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I would think about updating all the libraries of a project right before or just after a release. This however could get out of hand if you rely on more than 10 or 15 libraries, in which case some kind of update checking mechanism would help out greatly. The advantage of this is that you have a time dedicated to testing your libraries and can fix any issues in one pass. You also don't have to constantly keep track of updates from every single library, you just check on a certain day for any updates.

I would also go against any kind of auto updating feature in even a dev branch. It would be frustrating if in the middle of me working on something the project broke because a library auto updated itself, or I all of a sudden got Depreciation warnings for using an API that just got superseded by something else.

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You have to ask, what do you really want out of the update? Most security fixes are actually trivial patches, in the form of fixing:

  • Off by one errors where arbitrary code can be copied to an unused space in a buffer
  • Dangling pointers, or something else that triggers undefined but (rather) deterministic behavior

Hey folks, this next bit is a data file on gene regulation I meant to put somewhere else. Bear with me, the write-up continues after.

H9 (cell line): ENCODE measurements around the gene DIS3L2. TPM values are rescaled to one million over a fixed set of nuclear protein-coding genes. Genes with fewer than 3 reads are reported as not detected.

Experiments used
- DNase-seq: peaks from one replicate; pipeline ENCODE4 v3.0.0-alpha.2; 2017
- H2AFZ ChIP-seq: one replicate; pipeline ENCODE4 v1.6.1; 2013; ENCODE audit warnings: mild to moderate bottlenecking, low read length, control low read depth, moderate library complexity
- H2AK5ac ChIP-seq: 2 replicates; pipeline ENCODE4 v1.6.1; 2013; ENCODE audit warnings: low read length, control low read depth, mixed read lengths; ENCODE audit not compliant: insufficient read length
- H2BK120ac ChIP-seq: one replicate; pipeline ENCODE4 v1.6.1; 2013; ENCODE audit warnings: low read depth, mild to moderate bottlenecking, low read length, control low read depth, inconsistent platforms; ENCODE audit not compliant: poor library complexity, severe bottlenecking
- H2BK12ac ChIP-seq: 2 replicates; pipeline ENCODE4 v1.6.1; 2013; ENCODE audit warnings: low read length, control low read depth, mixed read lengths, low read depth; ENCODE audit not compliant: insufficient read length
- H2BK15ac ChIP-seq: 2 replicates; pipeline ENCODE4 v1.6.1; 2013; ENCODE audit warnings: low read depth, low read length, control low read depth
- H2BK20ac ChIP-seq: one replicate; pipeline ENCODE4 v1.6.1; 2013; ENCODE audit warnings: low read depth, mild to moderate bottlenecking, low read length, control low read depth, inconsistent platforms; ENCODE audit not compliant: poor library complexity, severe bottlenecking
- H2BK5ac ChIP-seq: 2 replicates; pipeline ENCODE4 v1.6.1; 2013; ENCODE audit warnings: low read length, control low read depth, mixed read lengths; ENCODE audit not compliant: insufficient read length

• Bugs that permit some kind of DoS
  • Bugs that accidentally make snooping of private data easy
  • Math blunders
  • Maintainers touching stuff they shouldn't (Debian SSL bug, anyone?)

If you look over most CVE's in the last five years, the patches that fix them are typically quite trivial, if you are using open libraries, which I hope you are.

Then you have actual bug fixes, which you probably want, but perhaps you already fixed it yourself. If it isn't broken, don't fix it.

Finally, you have new features .. and perhaps deprecated features. You need to examine those release notes and diffs carefully. Can you use them, even if they break an API that lots of other stuff depends on? If yes, it is time for surgery .. if no, cherry pick what you want and move on.

Some may disagree with me, but I refuse to use a library without source code.

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Surely I prefer open source libraries, but I also use some commercial libraries that cost like $100 without source or $10k with source, so... –  Joonas Pulakka Nov 26 '10 at 8:57
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It varies depending things like on the libraries, what they're used for, how pervasive they are in your code, the cost (in terms of time and money) of performing the upgrade, and so on.

Ideally you would always have the latest all of the time, but if the new version isn't backward-compatible, what then? You may have to shelve that update for a future release until you can handle the change carefully. There could be some subtle change in behaviour (such as "you now need to set property X before calling method Y, or you get a slow memory leak") which is difficult to verify in testing.

On the other hand, the new version could have some serious security fixes, so you have to take that into account as well.

Short version: take it on a case-by-case basis.

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This would depend on your release shedules.

But my advice would be to install a set of libraries on all of the developers machines. Consider it a gold standard if you wish to call it something, then start you development for that release.